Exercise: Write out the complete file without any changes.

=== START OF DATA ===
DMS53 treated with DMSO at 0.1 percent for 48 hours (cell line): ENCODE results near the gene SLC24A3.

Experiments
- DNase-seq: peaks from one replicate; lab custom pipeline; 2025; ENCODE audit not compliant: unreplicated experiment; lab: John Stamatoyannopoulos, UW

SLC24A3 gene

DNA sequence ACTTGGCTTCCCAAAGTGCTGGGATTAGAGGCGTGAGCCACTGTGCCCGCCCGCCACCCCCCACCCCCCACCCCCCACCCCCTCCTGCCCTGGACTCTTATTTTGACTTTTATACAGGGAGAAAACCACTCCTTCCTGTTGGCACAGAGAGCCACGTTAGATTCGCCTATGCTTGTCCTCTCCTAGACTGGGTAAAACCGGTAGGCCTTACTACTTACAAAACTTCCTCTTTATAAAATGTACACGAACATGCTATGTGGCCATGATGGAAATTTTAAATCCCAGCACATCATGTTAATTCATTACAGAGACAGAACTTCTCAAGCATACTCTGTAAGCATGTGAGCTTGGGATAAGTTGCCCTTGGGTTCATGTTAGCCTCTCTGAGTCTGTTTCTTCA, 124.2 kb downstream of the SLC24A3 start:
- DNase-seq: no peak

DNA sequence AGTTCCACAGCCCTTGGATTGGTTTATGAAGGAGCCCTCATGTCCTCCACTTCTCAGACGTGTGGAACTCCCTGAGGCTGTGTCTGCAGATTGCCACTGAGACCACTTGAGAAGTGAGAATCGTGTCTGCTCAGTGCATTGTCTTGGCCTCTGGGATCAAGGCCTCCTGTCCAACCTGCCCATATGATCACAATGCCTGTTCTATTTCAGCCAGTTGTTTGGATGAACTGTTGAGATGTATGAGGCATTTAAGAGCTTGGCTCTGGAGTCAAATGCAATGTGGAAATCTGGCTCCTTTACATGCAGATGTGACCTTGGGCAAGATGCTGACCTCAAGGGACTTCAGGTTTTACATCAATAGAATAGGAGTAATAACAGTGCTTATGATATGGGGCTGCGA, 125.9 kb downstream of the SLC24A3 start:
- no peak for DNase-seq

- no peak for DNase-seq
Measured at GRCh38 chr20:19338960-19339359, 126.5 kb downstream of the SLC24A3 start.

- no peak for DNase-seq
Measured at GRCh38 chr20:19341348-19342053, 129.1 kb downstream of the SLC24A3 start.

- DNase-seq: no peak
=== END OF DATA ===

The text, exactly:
DMS53 treated with DMSO at 0.1 percent for 48 hours (cell line): ENCODE results near the gene SLC24A3.

Experiments
- DNase-seq: peaks from one replicate; lab custom pipeline; 2025; ENCODE audit not compliant: unreplicated experiment; lab: John Stamatoyannopoulos, UW

SLC24A3 gene

DNA sequence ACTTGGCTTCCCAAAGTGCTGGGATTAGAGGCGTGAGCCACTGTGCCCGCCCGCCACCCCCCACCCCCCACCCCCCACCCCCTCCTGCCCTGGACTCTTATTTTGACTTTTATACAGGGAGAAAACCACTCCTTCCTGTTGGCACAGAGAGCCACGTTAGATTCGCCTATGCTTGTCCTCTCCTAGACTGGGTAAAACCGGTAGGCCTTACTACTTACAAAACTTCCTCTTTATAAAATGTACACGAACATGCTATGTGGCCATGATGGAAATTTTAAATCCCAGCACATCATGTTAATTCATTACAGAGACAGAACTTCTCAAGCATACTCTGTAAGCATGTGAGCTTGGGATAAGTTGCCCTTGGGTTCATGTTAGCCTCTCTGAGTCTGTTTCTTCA, 124.2 kb downstream of the SLC24A3 start:
- DNase-seq: no peak

DNA sequence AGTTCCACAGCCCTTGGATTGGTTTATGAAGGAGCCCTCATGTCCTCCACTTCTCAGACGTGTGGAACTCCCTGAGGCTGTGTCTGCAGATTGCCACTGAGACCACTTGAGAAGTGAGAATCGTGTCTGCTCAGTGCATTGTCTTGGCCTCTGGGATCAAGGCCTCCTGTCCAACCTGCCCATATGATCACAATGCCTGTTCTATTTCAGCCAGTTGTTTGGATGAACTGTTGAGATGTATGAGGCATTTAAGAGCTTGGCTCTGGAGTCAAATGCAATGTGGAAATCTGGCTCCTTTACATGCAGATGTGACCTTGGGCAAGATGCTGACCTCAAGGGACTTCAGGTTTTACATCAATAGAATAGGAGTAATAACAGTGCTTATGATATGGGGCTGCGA, 125.9 kb downstream of the SLC24A3 start:
- no peak for DNase-seq

- no peak for DNase-seq
Measured at GRCh38 chr20:19338960-19339359, 126.5 kb downstream of the SLC24A3 start.

- no peak for DNase-seq
Measured at GRCh38 chr20:19341348-19342053, 129.1 kb downstream of the SLC24A3 start.

- DNase-seq: no peak